It was on this last point that Gerstenfeld’s work generated opposition, particularly on the left. His plain-speaking style clashed with the reluctance for them to acknowledge that Muslim communities that were undoubtedly victimized by racism could themselves incubate an anti-Semitism that—as we have seen in France on several occasions in recent years—can take on a murderous quality. At an academic conference in London a few years ago, Gerstenfeld’s stress on the disproportionate number of Muslim assailants in reported attacks on Jews led one British professor to storm out of the room, screaming the words “You’re a racist!” and demonstratively refusing to have the private conversation to lower tensions that the ever-polite Gerstenfeld offered him.
But anyone who encountered Gerstenfeld knew that he was never the sort of person to make concessions to the political dogma of any stripe. Many nationalists and Christian Democrats would likely have been pushed out of their comfort zones upon reading Gerstenfeld’s 2005 analysis of the three main strategic errors committed by Europe after World War II.
The first error, he said—anticipating a similar complaint among American conservatives more than a decade later—was Europe’s “reluctance to take responsibility for its own defense against totalitarian communism.” This had resulted in a “low-resistance mindset” that held that the protection of the continent from threats like communism, and later on, Islamist terrorism, was the responsibility of others, primarily the United States.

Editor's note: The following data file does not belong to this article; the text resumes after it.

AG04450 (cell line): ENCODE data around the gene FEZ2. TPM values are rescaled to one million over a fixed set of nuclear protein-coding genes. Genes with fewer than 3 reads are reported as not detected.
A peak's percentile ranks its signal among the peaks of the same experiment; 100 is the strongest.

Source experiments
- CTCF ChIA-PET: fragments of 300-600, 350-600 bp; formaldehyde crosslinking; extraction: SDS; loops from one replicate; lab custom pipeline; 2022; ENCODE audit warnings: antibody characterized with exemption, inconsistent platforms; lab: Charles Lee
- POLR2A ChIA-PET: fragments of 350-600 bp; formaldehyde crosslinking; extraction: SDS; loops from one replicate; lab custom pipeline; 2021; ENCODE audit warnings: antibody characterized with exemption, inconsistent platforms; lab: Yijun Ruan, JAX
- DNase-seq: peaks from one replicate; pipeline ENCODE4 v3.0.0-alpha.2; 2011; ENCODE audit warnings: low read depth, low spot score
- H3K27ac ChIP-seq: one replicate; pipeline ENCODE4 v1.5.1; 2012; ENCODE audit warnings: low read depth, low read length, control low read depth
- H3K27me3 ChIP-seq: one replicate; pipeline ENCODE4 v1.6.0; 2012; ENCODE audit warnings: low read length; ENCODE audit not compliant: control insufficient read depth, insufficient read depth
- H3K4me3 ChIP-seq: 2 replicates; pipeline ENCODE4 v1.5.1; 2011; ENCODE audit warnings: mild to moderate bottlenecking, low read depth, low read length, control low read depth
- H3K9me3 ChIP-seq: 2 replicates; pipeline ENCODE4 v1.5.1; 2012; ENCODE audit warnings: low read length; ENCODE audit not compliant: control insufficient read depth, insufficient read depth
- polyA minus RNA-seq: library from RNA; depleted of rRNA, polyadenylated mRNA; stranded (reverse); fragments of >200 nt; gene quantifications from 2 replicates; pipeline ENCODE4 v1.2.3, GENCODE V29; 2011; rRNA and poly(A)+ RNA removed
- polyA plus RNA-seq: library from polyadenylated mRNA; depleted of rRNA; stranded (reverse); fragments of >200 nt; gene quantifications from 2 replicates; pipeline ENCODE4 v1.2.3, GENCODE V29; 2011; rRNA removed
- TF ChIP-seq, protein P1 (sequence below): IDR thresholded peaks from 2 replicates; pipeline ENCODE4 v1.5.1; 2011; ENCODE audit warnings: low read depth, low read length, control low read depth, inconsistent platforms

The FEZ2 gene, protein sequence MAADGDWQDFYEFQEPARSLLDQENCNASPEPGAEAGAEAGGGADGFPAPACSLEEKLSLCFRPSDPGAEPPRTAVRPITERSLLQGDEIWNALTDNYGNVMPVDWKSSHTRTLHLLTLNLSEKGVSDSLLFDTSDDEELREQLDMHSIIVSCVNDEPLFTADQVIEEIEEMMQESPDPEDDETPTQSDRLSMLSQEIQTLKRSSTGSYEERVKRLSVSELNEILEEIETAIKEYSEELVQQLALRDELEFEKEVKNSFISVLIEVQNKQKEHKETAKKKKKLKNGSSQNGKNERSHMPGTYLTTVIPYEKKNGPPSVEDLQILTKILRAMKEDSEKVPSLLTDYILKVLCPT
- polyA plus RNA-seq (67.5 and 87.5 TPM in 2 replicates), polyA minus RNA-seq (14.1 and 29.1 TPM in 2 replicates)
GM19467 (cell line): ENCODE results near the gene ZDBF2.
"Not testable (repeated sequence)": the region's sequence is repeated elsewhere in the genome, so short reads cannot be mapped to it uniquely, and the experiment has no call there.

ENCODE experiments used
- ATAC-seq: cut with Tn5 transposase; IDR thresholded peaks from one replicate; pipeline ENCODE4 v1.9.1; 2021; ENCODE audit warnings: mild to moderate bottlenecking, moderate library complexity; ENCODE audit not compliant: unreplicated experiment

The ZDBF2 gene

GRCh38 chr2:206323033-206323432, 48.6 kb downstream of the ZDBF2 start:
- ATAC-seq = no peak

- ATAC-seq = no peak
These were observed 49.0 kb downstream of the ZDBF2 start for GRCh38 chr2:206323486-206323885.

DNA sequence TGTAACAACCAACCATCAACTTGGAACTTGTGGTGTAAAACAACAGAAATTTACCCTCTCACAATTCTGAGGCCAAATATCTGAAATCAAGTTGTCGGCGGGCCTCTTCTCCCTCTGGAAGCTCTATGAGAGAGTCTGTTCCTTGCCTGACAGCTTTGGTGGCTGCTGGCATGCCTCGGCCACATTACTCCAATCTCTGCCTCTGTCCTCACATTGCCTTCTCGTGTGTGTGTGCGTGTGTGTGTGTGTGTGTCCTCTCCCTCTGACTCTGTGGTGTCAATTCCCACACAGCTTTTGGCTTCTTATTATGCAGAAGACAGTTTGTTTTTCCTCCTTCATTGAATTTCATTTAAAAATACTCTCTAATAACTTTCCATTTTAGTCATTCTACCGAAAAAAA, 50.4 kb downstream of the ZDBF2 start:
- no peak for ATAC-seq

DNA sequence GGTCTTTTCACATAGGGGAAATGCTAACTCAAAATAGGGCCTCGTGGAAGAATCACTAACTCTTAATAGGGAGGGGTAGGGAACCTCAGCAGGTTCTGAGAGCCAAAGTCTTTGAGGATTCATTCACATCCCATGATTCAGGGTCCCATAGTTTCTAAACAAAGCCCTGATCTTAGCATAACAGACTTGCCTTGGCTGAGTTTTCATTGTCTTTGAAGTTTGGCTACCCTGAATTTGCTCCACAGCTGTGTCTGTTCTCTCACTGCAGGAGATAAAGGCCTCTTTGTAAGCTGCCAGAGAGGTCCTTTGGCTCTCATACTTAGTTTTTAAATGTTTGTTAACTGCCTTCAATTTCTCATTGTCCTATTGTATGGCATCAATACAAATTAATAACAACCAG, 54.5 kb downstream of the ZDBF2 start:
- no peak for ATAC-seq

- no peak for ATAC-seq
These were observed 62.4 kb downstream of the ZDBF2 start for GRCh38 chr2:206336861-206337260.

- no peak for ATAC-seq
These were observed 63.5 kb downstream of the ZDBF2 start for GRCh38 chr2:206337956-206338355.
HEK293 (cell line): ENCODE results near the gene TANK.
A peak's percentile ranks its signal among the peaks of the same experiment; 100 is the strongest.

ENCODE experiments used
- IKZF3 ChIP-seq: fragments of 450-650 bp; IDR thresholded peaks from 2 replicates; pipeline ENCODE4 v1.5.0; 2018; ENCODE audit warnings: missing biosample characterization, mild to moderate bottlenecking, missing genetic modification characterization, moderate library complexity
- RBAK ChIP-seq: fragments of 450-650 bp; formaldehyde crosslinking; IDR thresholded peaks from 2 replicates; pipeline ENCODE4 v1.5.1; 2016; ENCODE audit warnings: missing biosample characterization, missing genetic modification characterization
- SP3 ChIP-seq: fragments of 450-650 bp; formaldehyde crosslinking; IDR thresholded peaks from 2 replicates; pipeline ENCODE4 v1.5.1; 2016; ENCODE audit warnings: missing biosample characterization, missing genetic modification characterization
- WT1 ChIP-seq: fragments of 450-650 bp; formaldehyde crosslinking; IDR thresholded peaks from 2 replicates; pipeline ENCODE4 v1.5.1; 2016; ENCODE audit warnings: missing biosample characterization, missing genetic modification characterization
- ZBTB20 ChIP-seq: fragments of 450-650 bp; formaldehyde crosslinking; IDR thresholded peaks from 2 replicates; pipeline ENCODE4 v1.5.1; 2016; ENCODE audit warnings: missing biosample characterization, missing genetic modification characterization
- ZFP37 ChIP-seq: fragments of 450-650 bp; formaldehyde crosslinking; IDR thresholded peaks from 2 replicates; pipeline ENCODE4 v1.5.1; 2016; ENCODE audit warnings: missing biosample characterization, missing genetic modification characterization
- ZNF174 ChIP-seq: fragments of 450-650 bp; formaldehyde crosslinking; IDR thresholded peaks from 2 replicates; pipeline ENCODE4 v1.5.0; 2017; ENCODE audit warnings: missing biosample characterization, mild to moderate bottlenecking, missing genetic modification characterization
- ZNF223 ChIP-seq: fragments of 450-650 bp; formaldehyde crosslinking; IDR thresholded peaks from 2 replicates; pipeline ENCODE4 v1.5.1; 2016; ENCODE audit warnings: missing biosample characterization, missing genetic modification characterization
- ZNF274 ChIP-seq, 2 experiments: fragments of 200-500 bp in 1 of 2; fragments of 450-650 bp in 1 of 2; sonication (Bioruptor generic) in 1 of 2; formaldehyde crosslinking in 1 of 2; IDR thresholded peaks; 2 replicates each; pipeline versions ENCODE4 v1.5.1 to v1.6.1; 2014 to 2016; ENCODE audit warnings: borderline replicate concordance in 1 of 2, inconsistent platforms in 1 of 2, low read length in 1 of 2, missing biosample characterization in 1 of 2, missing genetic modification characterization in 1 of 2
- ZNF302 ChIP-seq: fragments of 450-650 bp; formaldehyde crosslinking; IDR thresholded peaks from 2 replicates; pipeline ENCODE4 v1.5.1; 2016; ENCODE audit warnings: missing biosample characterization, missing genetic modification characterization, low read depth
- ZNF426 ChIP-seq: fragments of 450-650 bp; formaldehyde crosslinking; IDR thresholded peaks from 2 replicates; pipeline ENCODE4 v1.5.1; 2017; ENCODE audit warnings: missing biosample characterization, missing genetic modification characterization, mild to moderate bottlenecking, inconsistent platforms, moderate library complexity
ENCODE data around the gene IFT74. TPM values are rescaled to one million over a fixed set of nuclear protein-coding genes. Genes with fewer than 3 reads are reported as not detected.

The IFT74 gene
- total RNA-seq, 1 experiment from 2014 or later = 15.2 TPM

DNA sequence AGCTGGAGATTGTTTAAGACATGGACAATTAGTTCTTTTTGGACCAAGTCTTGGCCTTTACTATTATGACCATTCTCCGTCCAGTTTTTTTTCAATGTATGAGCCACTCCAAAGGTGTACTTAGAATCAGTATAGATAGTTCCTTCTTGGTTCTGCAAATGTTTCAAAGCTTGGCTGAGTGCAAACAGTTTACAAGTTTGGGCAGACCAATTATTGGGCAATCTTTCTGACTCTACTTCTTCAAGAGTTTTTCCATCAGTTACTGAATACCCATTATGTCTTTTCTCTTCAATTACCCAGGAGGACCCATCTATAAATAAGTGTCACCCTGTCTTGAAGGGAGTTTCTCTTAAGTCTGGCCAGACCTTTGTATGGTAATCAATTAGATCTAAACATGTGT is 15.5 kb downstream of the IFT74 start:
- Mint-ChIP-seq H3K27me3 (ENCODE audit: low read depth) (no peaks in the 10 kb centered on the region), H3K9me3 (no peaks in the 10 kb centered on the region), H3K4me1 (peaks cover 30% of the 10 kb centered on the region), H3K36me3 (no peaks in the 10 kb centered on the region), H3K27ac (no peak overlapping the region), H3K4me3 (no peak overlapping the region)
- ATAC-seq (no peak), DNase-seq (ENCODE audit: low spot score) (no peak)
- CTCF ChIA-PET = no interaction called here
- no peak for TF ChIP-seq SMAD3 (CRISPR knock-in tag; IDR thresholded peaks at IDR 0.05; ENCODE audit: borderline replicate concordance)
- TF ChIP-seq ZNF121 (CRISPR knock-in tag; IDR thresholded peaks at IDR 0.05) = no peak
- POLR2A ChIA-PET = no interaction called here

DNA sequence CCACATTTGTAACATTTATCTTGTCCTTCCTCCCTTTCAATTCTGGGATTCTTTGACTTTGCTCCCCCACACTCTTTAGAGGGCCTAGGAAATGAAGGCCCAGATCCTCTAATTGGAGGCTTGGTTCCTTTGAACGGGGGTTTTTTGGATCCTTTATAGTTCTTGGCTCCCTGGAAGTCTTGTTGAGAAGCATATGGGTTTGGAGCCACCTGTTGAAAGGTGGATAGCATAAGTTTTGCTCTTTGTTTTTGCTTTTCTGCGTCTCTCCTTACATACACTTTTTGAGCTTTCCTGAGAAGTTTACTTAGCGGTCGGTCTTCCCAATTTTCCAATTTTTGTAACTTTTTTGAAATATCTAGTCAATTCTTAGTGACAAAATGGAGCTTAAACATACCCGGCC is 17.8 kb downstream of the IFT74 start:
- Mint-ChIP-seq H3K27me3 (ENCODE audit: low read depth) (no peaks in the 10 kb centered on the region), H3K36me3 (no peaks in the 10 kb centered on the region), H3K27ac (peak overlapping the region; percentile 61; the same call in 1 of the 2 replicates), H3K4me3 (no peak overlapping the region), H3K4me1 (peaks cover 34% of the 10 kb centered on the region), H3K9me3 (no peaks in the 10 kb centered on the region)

The second error, according to Gerstenfeld, was that Europe’s dependency on Arab and Iranian oil shattered what remaining moral spine its political leaders had. A long-forgotten example of this was French President Valéry Giscard d’Estaing’s 1977 decision to grant political asylum to Ayatollah Ruhollah Khomeini, who went on to lead the Islamist takeover in Iran two years later. In looking out for its energy interests, said Gerstenfeld, France played a key role in legitimizing a regime that continues to be an existential threat more than 40 years on.
Europe’s third error, according to Gerstenfeld, was its “excessive dependence” on immigration to advance its economic well-being. Foreign immigrants, largely from the Muslim countries neighboring Europe as well as former colonies, “were needed to provide labor, make up for the shortfall in Europe’s birthrates and also to guarantee the future pensions of those working today.”
Taken together, these three “errors” had profoundly negative consequences for Jewish communities in Europe, as well as European relations with the State of Israel. They also played a critical role in helping Europeans to rebrand themselves as the conscience of the world—fighting racism, standing up to American and Israeli intimidation in the Middle East, and so forth—after four centuries of imperial expansion.
The Jewish people were fortunate to have an individual with Gerstenfeld’s intellect to highlight these enduring hypocrisies. As is always the case with the best and most distinctive minds, he is not someone who can be easily replaced, though his influence will certainly endure. May his memory be for a blessing.